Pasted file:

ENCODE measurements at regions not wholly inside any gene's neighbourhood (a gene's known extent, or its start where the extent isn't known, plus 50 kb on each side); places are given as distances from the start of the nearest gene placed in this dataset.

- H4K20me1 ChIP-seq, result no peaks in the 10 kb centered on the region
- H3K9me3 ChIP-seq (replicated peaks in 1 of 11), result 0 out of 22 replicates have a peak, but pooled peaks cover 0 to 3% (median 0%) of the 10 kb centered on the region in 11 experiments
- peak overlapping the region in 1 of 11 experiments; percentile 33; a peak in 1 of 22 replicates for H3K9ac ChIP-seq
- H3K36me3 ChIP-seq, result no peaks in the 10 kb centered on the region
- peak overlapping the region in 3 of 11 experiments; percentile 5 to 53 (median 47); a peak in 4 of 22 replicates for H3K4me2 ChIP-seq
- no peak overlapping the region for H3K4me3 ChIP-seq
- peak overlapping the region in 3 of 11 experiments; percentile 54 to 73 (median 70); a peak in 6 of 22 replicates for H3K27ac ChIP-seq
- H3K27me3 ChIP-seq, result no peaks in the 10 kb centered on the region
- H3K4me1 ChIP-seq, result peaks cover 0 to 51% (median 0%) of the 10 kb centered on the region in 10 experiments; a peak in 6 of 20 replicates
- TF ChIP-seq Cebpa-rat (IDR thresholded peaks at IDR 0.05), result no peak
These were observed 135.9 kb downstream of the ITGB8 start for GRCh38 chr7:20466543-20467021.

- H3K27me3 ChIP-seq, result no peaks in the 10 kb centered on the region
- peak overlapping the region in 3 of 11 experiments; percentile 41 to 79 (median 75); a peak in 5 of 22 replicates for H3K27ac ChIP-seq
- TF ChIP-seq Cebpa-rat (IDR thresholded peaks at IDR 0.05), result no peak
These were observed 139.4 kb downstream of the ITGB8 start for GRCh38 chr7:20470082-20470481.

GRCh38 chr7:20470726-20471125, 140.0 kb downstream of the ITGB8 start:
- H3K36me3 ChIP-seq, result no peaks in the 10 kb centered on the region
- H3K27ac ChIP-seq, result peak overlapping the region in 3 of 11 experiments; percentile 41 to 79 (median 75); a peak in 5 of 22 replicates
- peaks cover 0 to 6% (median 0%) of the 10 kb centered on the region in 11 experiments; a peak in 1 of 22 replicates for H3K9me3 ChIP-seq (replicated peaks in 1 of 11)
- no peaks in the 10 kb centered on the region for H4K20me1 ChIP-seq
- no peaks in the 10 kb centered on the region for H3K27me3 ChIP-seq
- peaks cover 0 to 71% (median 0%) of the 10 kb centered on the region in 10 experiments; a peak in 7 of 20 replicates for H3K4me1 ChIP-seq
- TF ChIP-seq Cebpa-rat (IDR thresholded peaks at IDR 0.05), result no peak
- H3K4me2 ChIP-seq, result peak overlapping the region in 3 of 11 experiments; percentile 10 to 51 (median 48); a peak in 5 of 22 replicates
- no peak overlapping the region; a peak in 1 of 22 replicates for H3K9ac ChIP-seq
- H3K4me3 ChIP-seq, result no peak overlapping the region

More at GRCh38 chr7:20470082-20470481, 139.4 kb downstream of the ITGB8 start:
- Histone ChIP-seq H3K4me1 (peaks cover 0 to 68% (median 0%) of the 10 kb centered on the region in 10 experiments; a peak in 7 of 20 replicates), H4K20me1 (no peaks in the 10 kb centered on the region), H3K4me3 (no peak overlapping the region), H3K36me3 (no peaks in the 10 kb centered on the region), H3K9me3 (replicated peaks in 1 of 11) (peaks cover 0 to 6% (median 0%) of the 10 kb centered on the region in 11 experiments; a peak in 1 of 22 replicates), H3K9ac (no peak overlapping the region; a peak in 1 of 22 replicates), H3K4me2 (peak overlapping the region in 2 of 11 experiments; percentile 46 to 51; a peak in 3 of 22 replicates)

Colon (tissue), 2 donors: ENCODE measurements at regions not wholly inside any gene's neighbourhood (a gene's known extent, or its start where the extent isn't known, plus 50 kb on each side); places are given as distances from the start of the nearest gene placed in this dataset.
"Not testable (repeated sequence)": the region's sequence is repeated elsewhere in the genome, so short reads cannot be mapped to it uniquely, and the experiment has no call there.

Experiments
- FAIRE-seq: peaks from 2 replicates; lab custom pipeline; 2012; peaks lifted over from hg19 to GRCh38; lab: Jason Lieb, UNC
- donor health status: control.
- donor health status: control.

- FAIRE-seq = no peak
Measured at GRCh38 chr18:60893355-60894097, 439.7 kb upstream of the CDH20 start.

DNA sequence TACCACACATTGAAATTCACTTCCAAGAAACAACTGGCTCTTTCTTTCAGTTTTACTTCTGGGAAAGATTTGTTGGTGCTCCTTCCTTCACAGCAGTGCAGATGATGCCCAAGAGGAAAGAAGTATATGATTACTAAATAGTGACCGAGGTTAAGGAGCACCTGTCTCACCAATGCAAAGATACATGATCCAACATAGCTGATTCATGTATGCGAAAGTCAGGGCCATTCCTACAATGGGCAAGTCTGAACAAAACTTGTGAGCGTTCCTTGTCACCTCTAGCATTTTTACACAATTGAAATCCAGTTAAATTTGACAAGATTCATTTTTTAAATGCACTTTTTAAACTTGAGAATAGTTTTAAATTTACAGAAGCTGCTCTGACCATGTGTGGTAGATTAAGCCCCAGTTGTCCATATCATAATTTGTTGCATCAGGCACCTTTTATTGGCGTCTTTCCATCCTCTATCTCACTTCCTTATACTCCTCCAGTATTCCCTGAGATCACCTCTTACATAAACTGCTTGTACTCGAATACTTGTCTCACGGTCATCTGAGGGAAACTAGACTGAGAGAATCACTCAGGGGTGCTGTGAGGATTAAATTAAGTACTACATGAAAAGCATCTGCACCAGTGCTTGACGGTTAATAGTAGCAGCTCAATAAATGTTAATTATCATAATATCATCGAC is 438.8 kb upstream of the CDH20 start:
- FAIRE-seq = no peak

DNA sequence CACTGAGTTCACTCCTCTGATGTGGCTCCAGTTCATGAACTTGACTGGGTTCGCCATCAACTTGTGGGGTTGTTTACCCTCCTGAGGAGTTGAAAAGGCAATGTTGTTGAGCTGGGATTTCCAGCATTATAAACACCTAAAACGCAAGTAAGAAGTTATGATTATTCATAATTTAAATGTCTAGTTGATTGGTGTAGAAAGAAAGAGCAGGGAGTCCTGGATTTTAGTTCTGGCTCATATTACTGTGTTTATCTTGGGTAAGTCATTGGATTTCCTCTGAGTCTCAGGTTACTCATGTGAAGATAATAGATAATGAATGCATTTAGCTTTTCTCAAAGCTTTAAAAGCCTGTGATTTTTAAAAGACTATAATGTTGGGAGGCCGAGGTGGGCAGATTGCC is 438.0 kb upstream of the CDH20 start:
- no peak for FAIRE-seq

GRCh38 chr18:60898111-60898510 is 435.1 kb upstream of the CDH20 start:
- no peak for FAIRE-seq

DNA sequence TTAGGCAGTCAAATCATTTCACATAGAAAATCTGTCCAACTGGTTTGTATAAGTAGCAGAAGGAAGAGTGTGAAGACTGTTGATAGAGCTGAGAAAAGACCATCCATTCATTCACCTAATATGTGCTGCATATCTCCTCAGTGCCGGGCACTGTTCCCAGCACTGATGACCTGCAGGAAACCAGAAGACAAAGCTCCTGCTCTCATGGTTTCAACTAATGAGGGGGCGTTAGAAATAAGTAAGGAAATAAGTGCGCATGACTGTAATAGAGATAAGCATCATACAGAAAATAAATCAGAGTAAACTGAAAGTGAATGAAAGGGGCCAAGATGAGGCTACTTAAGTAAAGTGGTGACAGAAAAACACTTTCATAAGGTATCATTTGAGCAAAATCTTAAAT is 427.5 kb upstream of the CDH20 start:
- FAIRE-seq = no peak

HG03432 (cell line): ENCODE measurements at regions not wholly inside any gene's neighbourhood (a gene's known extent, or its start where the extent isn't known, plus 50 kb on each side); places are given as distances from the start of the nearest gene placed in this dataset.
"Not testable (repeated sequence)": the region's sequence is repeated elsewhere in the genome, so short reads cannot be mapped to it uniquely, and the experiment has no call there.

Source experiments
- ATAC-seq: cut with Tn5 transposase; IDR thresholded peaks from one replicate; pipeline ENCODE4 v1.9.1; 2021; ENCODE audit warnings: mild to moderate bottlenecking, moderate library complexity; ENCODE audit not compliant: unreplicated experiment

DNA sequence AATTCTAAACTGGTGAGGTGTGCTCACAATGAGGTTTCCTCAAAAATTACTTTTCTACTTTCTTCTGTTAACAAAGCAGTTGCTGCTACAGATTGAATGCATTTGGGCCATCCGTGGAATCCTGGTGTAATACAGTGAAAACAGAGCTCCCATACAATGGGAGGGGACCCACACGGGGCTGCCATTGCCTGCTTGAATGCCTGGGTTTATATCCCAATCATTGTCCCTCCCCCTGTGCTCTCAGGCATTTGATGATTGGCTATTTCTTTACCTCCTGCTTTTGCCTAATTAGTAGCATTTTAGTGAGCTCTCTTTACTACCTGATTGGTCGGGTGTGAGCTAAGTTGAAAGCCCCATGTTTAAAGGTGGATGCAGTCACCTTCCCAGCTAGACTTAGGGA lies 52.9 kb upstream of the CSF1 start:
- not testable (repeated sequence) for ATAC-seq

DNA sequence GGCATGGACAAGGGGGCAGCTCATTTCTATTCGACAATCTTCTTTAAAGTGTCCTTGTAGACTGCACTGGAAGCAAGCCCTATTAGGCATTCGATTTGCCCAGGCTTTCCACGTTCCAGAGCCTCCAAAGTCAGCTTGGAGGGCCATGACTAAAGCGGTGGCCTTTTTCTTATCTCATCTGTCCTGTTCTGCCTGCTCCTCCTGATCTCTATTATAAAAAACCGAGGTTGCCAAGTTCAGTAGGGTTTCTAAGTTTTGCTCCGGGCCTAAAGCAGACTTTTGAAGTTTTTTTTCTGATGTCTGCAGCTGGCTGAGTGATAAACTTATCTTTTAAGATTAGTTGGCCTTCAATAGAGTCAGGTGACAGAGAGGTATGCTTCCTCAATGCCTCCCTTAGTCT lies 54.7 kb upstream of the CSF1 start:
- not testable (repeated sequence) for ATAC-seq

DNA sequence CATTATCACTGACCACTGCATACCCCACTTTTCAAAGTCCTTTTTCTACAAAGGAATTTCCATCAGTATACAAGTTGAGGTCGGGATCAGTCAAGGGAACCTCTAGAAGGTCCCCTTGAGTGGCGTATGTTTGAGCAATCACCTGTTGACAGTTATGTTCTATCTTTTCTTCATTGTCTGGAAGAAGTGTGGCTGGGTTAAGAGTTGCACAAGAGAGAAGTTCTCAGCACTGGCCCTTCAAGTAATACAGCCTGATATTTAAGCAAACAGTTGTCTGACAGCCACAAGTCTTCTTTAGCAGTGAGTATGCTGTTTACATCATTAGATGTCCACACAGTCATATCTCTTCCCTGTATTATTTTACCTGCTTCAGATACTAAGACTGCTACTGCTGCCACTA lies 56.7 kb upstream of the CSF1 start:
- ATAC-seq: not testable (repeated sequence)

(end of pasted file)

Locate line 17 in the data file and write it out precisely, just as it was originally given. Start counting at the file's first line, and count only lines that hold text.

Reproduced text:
GRCh38 chr7:20470726-20471125, 140.0 kb downstream of the ITGB8 start: